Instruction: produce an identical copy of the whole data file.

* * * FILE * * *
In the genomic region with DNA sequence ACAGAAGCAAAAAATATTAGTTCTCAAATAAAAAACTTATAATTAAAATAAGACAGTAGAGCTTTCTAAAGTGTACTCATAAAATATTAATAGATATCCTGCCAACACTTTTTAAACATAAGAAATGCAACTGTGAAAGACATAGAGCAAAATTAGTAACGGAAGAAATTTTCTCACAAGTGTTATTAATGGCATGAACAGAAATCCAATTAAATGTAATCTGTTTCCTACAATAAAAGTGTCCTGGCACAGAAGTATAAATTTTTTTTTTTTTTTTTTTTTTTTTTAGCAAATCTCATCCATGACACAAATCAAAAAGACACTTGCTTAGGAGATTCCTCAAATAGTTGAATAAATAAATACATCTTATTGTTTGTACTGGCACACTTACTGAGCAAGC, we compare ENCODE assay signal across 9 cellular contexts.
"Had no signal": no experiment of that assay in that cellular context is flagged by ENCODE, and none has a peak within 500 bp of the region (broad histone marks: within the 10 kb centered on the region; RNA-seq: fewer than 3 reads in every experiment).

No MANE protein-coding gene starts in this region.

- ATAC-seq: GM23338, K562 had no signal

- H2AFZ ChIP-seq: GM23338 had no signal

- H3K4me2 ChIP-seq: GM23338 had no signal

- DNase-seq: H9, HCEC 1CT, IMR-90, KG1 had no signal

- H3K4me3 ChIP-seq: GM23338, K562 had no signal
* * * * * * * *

In the genomic region with DNA sequence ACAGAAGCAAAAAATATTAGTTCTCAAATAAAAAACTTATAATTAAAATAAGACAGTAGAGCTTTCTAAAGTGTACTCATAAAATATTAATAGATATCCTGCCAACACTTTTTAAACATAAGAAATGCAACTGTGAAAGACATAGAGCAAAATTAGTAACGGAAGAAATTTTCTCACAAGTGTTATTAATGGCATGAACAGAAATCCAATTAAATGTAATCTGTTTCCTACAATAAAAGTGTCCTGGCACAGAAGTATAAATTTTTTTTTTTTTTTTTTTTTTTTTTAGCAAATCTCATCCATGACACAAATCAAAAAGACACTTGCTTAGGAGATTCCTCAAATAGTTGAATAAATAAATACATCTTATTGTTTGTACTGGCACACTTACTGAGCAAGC, we compare ENCODE assay signal across 9 cellular contexts.
"Had no signal": no experiment of that assay in that cellular context is flagged by ENCODE, and none has a peak within 500 bp of the region (broad histone marks: within the 10 kb centered on the region; RNA-seq: fewer than 3 reads in every experiment).

No MANE protein-coding gene starts in this region.

- ATAC-seq: GM23338, K562 had no signal

- H2AFZ ChIP-seq: GM23338 had no signal

- H3K4me2 ChIP-seq: GM23338 had no signal

- DNase-seq: H9, HCEC 1CT, IMR-90, KG1 had no signal

- H3K4me3 ChIP-seq: GM23338, K562 had no signal